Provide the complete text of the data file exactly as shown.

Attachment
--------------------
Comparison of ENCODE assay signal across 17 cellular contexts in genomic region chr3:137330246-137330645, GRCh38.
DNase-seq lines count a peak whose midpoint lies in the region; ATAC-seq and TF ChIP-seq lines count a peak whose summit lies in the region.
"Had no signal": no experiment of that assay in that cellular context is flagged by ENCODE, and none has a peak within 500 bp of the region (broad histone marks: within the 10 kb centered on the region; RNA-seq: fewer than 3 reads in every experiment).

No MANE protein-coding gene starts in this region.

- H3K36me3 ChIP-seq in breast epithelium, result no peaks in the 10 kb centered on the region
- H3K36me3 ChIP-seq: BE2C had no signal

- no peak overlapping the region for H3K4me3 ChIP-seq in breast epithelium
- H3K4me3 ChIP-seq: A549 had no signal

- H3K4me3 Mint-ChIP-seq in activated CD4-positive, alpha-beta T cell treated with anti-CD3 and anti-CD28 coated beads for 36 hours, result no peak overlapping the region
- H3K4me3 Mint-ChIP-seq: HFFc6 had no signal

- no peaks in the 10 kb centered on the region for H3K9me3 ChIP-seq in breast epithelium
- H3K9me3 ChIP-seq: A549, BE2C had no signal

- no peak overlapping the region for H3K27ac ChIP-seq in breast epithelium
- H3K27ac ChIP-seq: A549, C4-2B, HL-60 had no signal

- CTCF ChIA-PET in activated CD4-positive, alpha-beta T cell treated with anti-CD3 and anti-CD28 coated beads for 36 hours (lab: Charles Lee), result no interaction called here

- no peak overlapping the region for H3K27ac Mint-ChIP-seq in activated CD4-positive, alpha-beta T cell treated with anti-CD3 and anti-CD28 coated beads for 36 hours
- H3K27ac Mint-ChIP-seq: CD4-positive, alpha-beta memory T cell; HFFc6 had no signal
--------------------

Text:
Comparison of ENCODE assay signal across 17 cellular contexts in genomic region chr3:137330246-137330645, GRCh38.
DNase-seq lines count a peak whose midpoint lies in the region; ATAC-seq and TF ChIP-seq lines count a peak whose summit lies in the region.
"Had no signal": no experiment of that assay in that cellular context is flagged by ENCODE, and none has a peak within 500 bp of the region (broad histone marks: within the 10 kb centered on the region; RNA-seq: fewer than 3 reads in every experiment).

No MANE protein-coding gene starts in this region.

- H3K36me3 ChIP-seq in breast epithelium, result no peaks in the 10 kb centered on the region
- H3K36me3 ChIP-seq: BE2C had no signal

- no peak overlapping the region for H3K4me3 ChIP-seq in breast epithelium
- H3K4me3 ChIP-seq: A549 had no signal

- H3K4me3 Mint-ChIP-seq in activated CD4-positive, alpha-beta T cell treated with anti-CD3 and anti-CD28 coated beads for 36 hours, result no peak overlapping the region
- H3K4me3 Mint-ChIP-seq: HFFc6 had no signal

- no peaks in the 10 kb centered on the region for H3K9me3 ChIP-seq in breast epithelium
- H3K9me3 ChIP-seq: A549, BE2C had no signal

- no peak overlapping the region for H3K27ac ChIP-seq in breast epithelium
- H3K27ac ChIP-seq: A549, C4-2B, HL-60 had no signal

- CTCF ChIA-PET in activated CD4-positive, alpha-beta T cell treated with anti-CD3 and anti-CD28 coated beads for 36 hours (lab: Charles Lee), result no interaction called here

- no peak overlapping the region for H3K27ac Mint-ChIP-seq in activated CD4-positive, alpha-beta T cell treated with anti-CD3 and anti-CD28 coated beads for 36 hours
- H3K27ac Mint-ChIP-seq: CD4-positive, alpha-beta memory T cell; HFFc6 had no signal